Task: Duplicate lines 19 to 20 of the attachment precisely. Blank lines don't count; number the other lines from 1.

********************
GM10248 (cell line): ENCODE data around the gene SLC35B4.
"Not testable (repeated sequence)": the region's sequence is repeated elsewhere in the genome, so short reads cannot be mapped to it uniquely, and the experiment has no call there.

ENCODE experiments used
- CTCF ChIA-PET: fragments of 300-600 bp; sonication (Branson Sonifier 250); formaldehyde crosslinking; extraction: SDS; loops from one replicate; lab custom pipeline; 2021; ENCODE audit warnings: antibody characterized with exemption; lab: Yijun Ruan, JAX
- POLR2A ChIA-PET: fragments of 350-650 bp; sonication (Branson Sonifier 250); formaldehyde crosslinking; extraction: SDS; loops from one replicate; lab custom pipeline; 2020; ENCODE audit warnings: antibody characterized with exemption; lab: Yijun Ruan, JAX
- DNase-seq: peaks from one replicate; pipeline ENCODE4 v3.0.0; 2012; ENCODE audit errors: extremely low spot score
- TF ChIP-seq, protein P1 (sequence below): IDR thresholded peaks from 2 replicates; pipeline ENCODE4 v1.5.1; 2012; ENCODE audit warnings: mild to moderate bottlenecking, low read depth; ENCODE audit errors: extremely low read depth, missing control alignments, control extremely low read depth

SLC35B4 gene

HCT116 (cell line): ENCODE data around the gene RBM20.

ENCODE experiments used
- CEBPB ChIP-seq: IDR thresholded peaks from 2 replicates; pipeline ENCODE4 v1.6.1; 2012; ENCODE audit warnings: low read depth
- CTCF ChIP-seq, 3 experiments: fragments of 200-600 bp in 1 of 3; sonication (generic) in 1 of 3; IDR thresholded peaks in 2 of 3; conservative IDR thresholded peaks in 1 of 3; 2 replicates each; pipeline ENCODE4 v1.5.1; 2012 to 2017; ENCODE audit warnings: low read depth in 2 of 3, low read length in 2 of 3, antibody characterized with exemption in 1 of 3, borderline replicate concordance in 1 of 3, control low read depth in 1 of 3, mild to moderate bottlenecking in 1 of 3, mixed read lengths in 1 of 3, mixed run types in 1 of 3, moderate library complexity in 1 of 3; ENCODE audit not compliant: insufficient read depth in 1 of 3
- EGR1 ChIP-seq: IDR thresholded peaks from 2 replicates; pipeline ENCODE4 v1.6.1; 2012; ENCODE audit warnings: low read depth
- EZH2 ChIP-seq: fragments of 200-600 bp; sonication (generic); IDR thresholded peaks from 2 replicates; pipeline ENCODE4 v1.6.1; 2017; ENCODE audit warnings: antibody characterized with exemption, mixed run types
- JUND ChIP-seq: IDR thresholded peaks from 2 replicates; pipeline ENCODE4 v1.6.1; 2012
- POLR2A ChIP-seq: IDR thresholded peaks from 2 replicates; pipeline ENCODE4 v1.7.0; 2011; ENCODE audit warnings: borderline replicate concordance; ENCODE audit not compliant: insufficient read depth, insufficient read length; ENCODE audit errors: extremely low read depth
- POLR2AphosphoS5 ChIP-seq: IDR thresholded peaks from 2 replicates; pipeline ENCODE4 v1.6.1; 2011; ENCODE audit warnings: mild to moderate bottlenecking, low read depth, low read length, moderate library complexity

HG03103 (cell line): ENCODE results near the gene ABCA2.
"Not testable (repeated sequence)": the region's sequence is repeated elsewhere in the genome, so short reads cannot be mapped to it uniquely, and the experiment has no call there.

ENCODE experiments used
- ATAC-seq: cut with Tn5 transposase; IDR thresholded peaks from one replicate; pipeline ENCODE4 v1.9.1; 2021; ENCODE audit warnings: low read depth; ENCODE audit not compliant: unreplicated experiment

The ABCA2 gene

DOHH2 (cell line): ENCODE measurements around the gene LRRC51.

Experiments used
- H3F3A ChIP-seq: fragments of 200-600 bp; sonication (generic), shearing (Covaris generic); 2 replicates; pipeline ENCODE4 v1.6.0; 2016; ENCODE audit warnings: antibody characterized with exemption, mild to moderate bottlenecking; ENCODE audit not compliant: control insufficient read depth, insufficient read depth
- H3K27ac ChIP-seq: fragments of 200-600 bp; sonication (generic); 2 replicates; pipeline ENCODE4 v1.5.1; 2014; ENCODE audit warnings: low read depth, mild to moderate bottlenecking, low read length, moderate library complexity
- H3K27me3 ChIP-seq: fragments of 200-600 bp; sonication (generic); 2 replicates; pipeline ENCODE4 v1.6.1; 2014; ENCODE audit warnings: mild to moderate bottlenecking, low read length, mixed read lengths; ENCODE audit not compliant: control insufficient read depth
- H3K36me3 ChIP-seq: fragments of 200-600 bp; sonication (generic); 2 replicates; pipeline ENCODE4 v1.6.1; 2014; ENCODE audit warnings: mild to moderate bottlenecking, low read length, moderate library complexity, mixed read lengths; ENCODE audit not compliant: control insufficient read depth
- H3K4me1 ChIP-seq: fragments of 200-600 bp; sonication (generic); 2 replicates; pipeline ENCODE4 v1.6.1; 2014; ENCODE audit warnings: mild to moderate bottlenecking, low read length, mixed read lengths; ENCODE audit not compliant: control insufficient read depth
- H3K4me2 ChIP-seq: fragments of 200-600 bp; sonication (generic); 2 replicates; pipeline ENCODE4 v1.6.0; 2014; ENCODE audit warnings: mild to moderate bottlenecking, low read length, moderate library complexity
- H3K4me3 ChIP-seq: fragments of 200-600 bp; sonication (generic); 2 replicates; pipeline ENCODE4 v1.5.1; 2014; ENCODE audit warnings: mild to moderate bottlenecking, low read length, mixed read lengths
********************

"Not testable (repeated sequence)": the region's sequence is repeated elsewhere in the genome, so short reads cannot be mapped to it uniquely, and the experiment has no call there.

ENCODE experiments used